For two weeks in March, Julie Gieringer, a 26 year old high school teacher from Arizona, served as a volunteer teaching English to disadvantaged kids in our volunteer project in Peru. Although she considers herself a “sporadic volunteer,” this was the third time Julie volunteered abroad. At home, she has volunteered for a variety of local organizations, and also inspired her students to engage in community service. As Julie prepares to head to graduate school, volunteering abroad is becoming a part of her lifestyle. As she notes: “I would love to volunteer abroad on an annual basis. It is an opportunity to travel, learn, use my skills in a new context and form a more honest and global perspective on the human experience”.
This is the first in a series of interviews with UBELONG alumni that we will publish.
What motivated you to seek a volunteer opportunity with UBELONG in Peru?
I am familiar with Latin America and love its culture, and I have a basic understanding of Spanish. I also wanted to be close to a city where I would have access to museums, culture and other aspects of city life.
What was most frustrating or challenging to you during your volunteering placement?
The language barrier was apparent and mildly frustrating at some points, usually when I was trying to conduct and explain more complicated lessons. Nonetheless, I was amazed at how much I could effectively communicate without speaking the same language.
From what you observed during your experience, what were the three most important characteristics of a successful international volunteer?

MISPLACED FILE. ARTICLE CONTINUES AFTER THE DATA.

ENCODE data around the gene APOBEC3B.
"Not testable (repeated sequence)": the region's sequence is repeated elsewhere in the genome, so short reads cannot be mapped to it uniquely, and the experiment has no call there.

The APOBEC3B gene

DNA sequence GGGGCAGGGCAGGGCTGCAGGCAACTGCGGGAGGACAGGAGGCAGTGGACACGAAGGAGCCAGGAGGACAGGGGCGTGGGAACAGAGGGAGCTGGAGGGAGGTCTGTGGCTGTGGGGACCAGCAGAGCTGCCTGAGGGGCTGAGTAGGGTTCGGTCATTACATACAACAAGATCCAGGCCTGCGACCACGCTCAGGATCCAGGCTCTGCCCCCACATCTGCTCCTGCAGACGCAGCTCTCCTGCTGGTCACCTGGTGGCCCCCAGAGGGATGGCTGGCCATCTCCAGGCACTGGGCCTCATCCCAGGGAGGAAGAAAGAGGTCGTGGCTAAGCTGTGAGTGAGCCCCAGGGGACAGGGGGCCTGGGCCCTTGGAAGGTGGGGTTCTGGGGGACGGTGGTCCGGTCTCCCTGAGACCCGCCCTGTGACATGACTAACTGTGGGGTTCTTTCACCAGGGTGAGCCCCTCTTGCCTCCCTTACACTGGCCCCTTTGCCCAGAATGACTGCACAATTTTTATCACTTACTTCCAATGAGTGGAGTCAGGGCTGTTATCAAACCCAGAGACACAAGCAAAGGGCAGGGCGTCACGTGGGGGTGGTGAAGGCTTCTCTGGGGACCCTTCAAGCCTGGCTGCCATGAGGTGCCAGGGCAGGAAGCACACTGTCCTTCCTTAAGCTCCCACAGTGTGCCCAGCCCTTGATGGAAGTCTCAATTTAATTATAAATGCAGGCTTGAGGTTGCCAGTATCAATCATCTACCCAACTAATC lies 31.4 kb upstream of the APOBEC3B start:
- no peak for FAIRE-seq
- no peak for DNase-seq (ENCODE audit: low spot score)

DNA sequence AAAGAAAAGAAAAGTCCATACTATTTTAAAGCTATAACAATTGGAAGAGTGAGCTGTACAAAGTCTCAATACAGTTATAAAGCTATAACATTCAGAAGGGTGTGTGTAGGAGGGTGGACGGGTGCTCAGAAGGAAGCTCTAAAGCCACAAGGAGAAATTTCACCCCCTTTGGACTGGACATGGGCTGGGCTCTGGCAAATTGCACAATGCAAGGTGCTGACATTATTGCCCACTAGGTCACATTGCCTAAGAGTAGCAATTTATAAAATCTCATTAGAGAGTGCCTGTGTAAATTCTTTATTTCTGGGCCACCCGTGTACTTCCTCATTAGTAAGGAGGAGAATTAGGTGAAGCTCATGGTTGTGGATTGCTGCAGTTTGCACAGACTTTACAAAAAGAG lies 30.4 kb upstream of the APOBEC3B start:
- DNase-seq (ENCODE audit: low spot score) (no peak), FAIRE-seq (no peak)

The most important one is energy. Especially when working with children, enthusiasm for life goes a long way in motivating and creating a pleasant and joyful environment. Second, I think creativity is important. Because of the limited resources and different backgrounds and cultures of the students in the Peru program, the creativity to find ways that engage the students in a meaningful way is crucial. Finally, volunteers who do not demand familiarity, extreme comfort, immediate gratification and flawless efficiency will likely have a better and more productive experience.
What kind of impact did volunteers have on the community?
The impact is huge. The classes are not offered as temporary fixes or distractions, but rather as a route towards long-term improvement. In addition to being enjoyable for the students , the classes help change the way they think about education, their post-school lives, diversity in the world and so forth. Providing the students access to English, materials, enthusiastic people and other skills is not only a practical gift but also helps affirm the students’ worth and sense of community.
How did the people in your host community perceive the role of international volunteers like you?
I was shocked at the acceptance and kindness offered to me by the local people. Parents and students warmly greeted me and even waved at me from afar when I was walking in the streets. The kids were appreciative and excited about the programs, which made their families pleased and grateful. I think they were also impressed by the desire of the volunteers to live, eat, travel and learn alongside them and saw us as academic and social mentors to their children.
What did you learn about yourself during your experience?
I learned that I need very little to be comfortable. I realized that I am good at adapting to new environments and new people, and I should probably make use of that unearned gift. In Peru I also learned that people are far more similar than different.